Charles Spurgeon once said, “Prayer is the powerhouse of the church.” His statement was true then and it is true now. Unless God’s people are actively praying for His hand on His Church and His leading in His Mission, they will be devoid of power and without direction.
Luke tells his reader in Acts 2:42 four things that the followers of Jesus devoted themselves to: the apostle’s teaching, prayer, communion, and fellowship with other believers. At its core, it was these four things that comprised the meetings of the early church. However, many churches today have a skewed view of prayer. The pastors and worship leaders pray on stage once or twice a Sunday, and individual Christians pray in private, before a meal, or if they are in trouble. Of course, these are all valid uses of prayer, but if prayer stops here as Spurgeon said, the church loses much of its power.
As a Lifegroup leader, you have the tremendous privilege and the tremendous responsibility of leading a small group of people as they seek to grow together and in their walk with Christ. This is no easy task, but one that is well worth the effort. At Lifepoint Church, as you lead, we want you to do three things: pray, prepare, and pursue. This blog will focus on how to pray in your Lifegroup. As stated before, prayer is vital to the health of the church (and your Lifegroup), but many of us struggle with how to utilize this spiritual weapon that God has given us. Here are 3 simple, yet effective ways to pray during your Lifegroup meeting.
1. Pray at the start of your Lifegroup.
This may sound obvious, but it is extremely important to begin your time meeting with one another in prayer. Paul says in 1 Corinthians 2 that unless one has the Spirit of God, they cannot understand His Word. Humbly approach God in prayer and ask Him to allow His Spirit to open your hearts to understand His Word and apply the truth to your lives. Unless the Spirit is active, there will be no transformation. As the leader, you can lead this time in prayer, or you can appoint a few people to pray for these things at the start of your time together. Another great way to open your group is to read and then pray through a Psalm. Many of the psalms are songs or prayers addressed to God that reflect a wide range of circumstances and are a great way to prepare your hearts for studying the Word of God.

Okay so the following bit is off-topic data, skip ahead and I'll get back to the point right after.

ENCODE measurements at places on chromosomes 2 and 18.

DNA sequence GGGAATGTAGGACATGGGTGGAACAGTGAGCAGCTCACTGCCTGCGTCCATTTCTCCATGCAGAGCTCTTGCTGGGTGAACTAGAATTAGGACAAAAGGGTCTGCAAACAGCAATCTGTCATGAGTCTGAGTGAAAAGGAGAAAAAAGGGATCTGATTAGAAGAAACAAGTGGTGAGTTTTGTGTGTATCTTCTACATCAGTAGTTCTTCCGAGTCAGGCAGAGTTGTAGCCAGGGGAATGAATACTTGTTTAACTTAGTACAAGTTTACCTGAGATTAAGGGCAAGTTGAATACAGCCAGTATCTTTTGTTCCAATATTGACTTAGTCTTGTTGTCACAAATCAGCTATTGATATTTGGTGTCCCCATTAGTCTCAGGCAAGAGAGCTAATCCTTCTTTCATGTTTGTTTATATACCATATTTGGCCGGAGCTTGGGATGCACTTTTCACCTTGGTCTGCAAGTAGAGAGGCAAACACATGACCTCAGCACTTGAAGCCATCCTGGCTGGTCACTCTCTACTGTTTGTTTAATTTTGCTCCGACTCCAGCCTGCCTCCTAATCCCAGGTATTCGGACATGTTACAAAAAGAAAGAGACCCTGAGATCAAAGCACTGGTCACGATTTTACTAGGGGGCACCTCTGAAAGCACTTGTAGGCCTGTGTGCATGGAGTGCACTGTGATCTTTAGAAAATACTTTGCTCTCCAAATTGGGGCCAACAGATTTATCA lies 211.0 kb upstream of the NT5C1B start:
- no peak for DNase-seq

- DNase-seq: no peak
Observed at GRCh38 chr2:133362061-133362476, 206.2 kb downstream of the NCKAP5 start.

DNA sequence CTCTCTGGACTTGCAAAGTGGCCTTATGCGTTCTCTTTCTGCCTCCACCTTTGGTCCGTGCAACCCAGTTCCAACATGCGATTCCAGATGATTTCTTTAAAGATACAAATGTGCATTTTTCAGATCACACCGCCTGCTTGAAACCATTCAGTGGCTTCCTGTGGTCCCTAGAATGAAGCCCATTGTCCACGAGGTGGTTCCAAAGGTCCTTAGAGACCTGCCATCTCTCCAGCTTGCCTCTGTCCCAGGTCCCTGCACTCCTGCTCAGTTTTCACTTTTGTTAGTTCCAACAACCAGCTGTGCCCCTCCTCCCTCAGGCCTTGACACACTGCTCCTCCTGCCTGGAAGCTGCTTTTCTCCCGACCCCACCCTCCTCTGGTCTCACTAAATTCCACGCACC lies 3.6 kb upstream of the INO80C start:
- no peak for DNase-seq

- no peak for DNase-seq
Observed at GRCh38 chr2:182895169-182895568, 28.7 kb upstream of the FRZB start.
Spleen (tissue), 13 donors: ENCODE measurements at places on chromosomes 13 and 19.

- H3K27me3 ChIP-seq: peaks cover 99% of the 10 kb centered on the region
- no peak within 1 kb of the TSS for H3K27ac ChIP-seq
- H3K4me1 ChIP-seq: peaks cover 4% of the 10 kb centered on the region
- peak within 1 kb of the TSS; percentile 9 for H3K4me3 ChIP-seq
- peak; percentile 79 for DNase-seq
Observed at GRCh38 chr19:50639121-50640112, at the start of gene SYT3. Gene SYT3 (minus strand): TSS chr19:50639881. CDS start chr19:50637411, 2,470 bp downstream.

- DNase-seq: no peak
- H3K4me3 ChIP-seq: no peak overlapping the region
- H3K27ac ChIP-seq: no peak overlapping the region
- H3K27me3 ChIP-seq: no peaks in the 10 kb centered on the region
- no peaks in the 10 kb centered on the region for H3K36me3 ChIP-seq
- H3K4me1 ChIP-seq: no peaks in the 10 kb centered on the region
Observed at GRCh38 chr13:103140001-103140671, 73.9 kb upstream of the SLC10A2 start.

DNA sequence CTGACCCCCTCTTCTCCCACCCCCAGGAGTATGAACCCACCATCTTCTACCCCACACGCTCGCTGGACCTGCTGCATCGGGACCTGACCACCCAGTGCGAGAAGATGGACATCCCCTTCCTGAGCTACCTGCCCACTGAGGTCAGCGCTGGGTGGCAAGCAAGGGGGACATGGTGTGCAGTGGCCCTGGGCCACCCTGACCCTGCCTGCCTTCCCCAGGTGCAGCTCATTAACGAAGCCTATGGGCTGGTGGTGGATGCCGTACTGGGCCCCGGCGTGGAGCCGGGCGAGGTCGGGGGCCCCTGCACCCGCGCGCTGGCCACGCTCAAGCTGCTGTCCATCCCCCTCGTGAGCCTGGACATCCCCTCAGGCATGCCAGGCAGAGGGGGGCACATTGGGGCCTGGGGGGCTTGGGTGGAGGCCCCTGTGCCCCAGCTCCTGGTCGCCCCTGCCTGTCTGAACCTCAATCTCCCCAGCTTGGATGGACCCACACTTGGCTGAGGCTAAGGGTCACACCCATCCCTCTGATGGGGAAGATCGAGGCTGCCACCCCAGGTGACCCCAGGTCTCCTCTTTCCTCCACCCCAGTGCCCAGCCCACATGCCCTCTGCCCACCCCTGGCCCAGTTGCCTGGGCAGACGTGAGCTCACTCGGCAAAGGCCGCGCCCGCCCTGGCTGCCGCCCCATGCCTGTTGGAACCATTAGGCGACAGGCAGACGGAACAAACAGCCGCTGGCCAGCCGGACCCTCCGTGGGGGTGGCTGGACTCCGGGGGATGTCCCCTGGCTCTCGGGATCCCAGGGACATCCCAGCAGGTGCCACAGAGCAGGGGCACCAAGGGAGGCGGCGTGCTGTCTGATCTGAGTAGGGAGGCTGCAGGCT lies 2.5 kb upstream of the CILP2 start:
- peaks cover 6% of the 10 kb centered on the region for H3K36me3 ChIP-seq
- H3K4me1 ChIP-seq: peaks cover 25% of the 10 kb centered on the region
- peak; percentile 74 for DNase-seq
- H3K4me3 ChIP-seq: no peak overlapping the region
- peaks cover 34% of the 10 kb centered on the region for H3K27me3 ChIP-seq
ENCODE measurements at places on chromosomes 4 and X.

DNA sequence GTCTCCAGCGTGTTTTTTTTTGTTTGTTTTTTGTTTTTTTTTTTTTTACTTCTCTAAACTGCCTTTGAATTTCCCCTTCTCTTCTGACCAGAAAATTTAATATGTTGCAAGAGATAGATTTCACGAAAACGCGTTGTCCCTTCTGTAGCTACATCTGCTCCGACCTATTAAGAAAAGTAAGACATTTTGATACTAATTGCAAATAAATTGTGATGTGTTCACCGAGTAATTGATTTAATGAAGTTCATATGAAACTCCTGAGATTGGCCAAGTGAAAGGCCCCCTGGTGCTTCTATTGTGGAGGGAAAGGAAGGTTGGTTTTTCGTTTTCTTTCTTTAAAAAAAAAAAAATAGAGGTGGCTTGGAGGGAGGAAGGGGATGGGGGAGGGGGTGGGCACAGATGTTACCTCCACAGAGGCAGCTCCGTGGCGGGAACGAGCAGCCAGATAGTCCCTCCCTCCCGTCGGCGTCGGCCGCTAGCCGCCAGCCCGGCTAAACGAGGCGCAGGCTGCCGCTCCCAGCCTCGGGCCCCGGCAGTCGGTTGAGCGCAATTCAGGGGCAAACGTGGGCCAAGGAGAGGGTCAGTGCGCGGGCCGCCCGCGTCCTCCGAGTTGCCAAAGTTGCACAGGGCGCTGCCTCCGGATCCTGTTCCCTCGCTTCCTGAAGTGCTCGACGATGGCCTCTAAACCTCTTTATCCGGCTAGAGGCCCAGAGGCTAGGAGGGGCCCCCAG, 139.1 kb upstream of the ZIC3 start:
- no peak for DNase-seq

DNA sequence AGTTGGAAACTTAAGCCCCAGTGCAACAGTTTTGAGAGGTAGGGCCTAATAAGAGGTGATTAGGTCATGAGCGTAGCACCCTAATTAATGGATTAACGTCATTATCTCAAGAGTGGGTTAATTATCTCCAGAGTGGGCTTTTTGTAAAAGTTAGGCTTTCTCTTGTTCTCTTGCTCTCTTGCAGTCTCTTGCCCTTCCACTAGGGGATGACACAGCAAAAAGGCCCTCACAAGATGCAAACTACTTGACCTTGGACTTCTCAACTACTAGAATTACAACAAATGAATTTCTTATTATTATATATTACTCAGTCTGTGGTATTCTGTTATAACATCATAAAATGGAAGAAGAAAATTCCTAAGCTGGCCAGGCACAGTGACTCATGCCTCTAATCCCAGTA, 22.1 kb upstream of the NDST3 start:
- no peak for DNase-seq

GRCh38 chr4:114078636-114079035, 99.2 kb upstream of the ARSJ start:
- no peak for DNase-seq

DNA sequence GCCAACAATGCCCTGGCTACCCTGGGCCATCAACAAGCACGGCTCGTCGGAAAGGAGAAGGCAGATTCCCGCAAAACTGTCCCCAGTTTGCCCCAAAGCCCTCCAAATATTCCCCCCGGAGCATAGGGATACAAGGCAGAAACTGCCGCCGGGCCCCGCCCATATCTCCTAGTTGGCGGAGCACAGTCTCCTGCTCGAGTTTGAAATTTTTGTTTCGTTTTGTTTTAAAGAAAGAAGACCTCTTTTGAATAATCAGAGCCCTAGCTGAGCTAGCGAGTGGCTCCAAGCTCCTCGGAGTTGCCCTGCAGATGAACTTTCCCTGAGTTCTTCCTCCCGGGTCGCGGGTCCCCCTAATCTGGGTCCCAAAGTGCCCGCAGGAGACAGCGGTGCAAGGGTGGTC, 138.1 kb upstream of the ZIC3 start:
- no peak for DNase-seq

2. Pray during your Lifegroup.
One of the misconceptions about prayer is that it can only be done to open or close something, but this is not what we see in Scripture. Paul says in 1 Thessalonians 5:17 that Christians should pray continually. We should never cease to pray. This verse applies in the Lifegroup setting, too. Whenever your group reads a command of God in the Bible, pause and ask God to grant you obedience to His command. If a promise of God comes up, pause and ask God to help you hold onto that promise. If a physical or spiritual need of a group member arises, pause and pray for that need right then and there. It may feel awkward at first, but cultivating an attitude and practice of continual prayer in your group will draw you closer to God and each other. Sit back and be amazed at how God responds to the prayers of His people.
3. Pray at the end of your Lifegroup.
Again, this may seem obvious, but don’t forget to save a few minutes at the end of your group to approach the Lord in prayer. Ask Him to help you be doers of the Word, not just hearers only (James 1:22-25). Ask Him to let His Spirit transform your lives this week as He brings your lives under submission to His Word and conforms you into the image of Jesus. This is also a great opportunity to take prayer requests. It is important that you take time to pray for the physical and spiritual needs of those in your group. Don’t forget to send out the prayer requests in your group communication platform so that you all can be praying for each throughout the week. Feel free to mix up how you pray. There is no perfect format. You can break up into smaller groups, divide up guys and girls, or go around the circle having those members who are comfortable pray for a request or two.
“Let us then with confidence draw near to the throne of grace, that we may receive mercy and find grace in time of need.”